We all know the story – dinosaurs were supposedly wiped out by an asteroid over 65million years ago. However, it is now being suggested that it could have been disease-spreading mosquitoes and other biting insects that lead to their demise.
Husband and wife team George and Roberta Poinar from Oregon State University suggest that disease spread by mosquitoes, mites and ticks was probably the major factor that finished off the reptiles.
By changing the nature of plant life, these insects could ultimately affect plant eating dinosaurs, thus leading to the demise of their natural predators.
This theory could help explain why dinosaurs took so long to die off.
The most widely known explanation is that the extinction of dinosaurs was caused after an asteroid or comet hit the Earth between the Cretaceous and Tertiary periods. A secondary theory suggests that they were driven to extinction by massive volcanic eruptions in India, which led to extreme climate change.
However, George Poinar, a courtesy professor of zoology at Oregon State University, points out that they did not disappear immediately. According to he and his partner, their extinction was drawn out over hundreds of thousands or even millions of years.
The popular asteroid theory would have certainly led to an abrupt extinction. And certainly climate change would most likely have wiped them out in a relatively short time, he said.
The Poinars’ theory suggests that emerging diseases spread by biting insects, combined with the spread of flowering plants, and competition with insects for plant resources, was “perfectly compatible” with a lengthy process of extinction.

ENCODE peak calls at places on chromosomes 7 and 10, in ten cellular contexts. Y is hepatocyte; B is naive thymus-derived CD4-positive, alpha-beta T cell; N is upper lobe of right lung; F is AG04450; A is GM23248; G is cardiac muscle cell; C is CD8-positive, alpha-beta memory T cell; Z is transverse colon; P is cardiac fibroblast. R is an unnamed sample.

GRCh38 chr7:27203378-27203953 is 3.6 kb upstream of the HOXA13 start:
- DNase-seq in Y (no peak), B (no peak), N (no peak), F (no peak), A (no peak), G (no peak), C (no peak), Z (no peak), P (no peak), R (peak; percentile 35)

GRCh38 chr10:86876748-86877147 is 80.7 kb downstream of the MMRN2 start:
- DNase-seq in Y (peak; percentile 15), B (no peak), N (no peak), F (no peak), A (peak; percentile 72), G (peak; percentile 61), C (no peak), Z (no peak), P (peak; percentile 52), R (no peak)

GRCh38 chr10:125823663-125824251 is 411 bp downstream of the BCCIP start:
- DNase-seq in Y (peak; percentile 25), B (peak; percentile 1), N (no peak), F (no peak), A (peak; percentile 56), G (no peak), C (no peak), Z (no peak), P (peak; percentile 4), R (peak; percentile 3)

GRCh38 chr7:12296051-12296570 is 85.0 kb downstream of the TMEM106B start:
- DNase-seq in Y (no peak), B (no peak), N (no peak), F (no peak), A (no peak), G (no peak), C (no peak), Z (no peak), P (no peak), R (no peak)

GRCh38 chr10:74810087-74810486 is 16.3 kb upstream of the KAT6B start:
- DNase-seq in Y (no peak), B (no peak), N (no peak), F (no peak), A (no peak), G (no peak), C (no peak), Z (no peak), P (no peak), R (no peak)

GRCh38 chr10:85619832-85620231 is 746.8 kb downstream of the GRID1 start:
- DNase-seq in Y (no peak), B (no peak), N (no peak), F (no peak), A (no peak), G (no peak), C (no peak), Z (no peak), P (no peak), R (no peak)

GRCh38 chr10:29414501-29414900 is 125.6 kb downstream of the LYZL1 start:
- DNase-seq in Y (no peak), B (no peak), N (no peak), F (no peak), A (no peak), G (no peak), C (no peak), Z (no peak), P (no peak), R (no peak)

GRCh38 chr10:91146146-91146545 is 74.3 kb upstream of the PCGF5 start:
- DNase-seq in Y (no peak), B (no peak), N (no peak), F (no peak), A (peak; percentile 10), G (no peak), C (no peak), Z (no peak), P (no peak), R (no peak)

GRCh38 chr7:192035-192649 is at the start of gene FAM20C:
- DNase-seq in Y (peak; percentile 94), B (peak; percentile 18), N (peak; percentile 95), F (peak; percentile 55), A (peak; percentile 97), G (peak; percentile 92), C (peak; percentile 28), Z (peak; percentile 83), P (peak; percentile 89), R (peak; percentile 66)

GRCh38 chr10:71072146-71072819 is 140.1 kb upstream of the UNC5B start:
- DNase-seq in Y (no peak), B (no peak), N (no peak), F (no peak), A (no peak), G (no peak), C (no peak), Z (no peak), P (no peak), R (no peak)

The Poinars outline their theory in “What Bugged the Dinosaurs? Insects, Disease and Death in the Cretaceous,” published by Princeton University Press.
The professors reported that examination of insects preserved in amber found organisms which can cause malaria, dysentery “and other abdominal disturbances”.
The infections the insects carried would have caused repeated epidemics that slowly wore down dinosaur populations, which had little or no immunity.
Professor Poinar added: “Other geologic and catastrophic events certainly played a role.
“But by themselves, such events do not explain a process that in reality took a very, very long time, perhaps millions of years. Insects and diseases do provide that explanation.”